of 5 /5
the best of culture, travel & art de vivre Spring 2011 $5.95 U.S. / $6.95 Canada francemagazine.org No.97 The Paris Opera BALLET Life & Luxury in 18th-Century PARIS GALLIMARD’s Centennial Agnès Letestu ÉTOILE of the PARIS OPERA BALLET

Embed Size (px)

Transcript of Untitled

Page 1: Untitled

the best of culture, travel & art de vivreSpr ing 201 1


5 U


/ $6










G 2011





’S C














& LU





IS •

















The Paris Opera BALLET Life & Luxury in 18th-Century PARIS GALLIMARD’s Centennial

Agnès LetestuétoiLe of the PAris oPerA BALLet

Page 2: Untitled

Practically synonymous with the literary greats

of the 20th century,

Editions Gallimard

is celebrating

its centennial this year. France magazine

revisits how this once amateurish

start-uP became a Publishing Powerhouse with

a mystique that endures to this day.

B y J u l i e n R ac i n e

In 1911, La Nouvelle Revue Française tapped Gaston Gallimard,

then a young dilettante, to launch its new publishing venture.

26 France • SPrInG 2011

Page 3: Untitled

well as playwright Jacques copeau. three years later, the nrF started a small book-publishing operation, entrusting the new ac-tivity to the 30-year-old gaston gallimard. under his stewardship and later that of his son and grandson, it has reigned as one of the most influential houses in the world, with more nobel and gon-court Prize winners than any other French publisher. France is hon-oring gallimard’s place in French culture by declaring its centennial an official national celebration, with commemorations scheduled throughout the year.

back in 1911, gaston gallimard certainly did not seem destined for greatness. he had grown up in an affluent home sur-rounded by rare books and impressionist paint-ings collected by his father, who led a life of leisure and hobnobbed with the likes of Pierre-auguste renoir. as a young man, gallimard spent his evenings at the theater and generally lived the life of a dandy—indeed, he had little in common with gide and schlumberger, whose Protestant upbringing was as strict and sober as gallimard’s was hedonistic. but the fledgling nrF was more a labor of love than an entrepre-neurial endeavor, and gallimard’s passion for literature was enough to get him the job.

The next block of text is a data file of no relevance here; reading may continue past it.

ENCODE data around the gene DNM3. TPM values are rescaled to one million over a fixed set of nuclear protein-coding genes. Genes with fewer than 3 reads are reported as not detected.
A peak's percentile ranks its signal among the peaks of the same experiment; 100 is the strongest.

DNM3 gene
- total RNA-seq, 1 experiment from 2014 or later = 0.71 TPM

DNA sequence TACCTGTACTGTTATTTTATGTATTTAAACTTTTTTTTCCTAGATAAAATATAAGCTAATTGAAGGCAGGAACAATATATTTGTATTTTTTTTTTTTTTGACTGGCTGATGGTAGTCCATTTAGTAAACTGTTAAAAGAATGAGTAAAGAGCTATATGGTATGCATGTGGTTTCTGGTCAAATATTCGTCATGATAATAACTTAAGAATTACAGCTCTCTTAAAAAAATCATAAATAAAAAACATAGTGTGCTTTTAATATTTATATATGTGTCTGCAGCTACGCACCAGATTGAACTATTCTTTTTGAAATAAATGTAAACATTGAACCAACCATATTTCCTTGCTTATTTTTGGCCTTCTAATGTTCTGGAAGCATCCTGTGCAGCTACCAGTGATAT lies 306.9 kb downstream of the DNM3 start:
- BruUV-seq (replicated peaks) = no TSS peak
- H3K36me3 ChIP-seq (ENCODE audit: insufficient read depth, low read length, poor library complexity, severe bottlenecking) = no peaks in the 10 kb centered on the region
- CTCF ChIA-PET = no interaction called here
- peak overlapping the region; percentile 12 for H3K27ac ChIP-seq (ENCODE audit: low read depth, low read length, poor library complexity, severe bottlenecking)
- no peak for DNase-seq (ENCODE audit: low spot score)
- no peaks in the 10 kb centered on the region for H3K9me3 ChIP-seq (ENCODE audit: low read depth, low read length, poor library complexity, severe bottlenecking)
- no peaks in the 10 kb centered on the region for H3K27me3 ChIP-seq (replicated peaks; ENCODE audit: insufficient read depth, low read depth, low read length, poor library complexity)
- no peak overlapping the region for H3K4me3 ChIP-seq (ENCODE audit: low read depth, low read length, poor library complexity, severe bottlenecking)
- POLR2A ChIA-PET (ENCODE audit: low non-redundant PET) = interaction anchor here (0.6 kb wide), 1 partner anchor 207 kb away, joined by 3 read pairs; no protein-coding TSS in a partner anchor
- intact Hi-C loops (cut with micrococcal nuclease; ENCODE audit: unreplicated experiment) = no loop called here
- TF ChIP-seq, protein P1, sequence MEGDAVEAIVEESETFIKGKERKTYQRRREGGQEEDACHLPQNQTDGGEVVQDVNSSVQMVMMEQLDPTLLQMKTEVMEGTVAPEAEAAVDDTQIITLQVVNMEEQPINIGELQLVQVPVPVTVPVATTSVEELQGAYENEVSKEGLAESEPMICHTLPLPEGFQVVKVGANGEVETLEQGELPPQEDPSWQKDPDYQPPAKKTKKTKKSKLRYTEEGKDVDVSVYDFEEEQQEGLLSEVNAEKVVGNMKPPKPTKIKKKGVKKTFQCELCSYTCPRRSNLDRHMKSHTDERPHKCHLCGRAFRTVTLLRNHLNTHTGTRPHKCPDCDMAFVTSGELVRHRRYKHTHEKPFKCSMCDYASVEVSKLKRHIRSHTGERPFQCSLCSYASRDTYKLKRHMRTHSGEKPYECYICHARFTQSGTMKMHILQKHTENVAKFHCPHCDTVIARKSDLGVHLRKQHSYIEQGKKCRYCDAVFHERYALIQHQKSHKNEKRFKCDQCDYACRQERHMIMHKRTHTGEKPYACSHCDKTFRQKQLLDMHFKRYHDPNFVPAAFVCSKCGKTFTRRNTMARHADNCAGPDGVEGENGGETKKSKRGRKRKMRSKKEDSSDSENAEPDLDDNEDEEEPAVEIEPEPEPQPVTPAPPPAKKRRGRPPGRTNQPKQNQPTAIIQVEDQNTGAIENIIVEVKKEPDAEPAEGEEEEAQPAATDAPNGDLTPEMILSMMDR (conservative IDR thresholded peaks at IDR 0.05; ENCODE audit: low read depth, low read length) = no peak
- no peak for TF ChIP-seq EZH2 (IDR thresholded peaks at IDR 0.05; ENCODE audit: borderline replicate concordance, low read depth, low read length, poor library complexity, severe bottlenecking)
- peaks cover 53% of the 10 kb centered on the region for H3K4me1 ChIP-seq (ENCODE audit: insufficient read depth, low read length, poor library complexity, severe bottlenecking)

as it turned out, he was a natural. in short order, this nonchalant, directionless young man transformed himself into a publisher with

remarkable flair. at once charming and merciless, wily and di-rect, jovial and icy, generous and frugal, he instinctively knew how to deal with writers—notoriously complicated and often unreliable people. he became the nrF’s indispensable go-to man, fiercely negotiating the terms of every writer’s contract—from fees to deadlines to press runs—while at the same time proving to be an excellent reader of manuscripts.

the first books published by les editions de la nouvelle revue Française were Paul claudel’s l’otage and gide’s isabelle, with other distinguished literary talents soon following suit. it was an impressive beginning, but gallimard never forgave himself for failing to snap up a young unknown who frequented high society

and described the impulses of the human soul in a completely new way: marcel Proust. Proust had in fact wanted to be published by the nrF, but gide and schlumberger misjudged his work. “it’s full of duchesses, it’s not for us,” sniffed gide, although appar-ently it was schlumberger who was mostly responsible for this enormous blunder. (gallimard later managed bring Proust into the nrF fold, publishing a l’ombre des jeunes filles en fleur, which won the Prix goncourt in 1919.)

less famous than gide, schlumberger, like his friend, belonged to the haute bourgeoisie (the family remains prominent in the oil industry and is associated with houston’s menil Foundation). the two men imposed a certain Protestant rigor—an aversion to

flashiness combined with high moral standards—that still charac-terizes the house. it was schlumberger, in fact, who designed the elegantly restrained nrF logo. as François nourissier writes in Un siècle de nrF, the enterprise was very dogmatic in those early years, “a combination of classic style and moral audacity, a way of considering the novel as the ultimate weapon.”

when wwi broke out, gaston gallimard worked all his connections and managed to get himself declared unfit for service. in his 1988 biography, Pierre assouline says that he simply “preferred to be a living coward than a dead hero.” it was agreed to suspend business operations, and in 1917, gallimard traveled to new york with the troupe du vieux-colombier—

gallimard is Fêting its 100th birthday this year, but like a coquettish old lady, it’s fudging its age a bit. France’s greatest publishing adventure actually got its start in 1908 with the launch of the literary journal la nouvelle revue Française (nrF), whose founders included authors andré gide and Jean schlumberger as

Gaston Gallimard1911—1976

Gide’s Isabelle and Claudel’s L’Otage,

the first two books published by Gallimard.

Eloges (1911) by Alexis Léger, the future Saint-

John Perse, was Gallimard’s first book of poetry.

The famous white cover, designed in 1911 and

still used on the Blanche collection.

The prestigious La Pléiade collection,

acquired by Gallimard in 1932.

A poster for Le Locataire (1934) by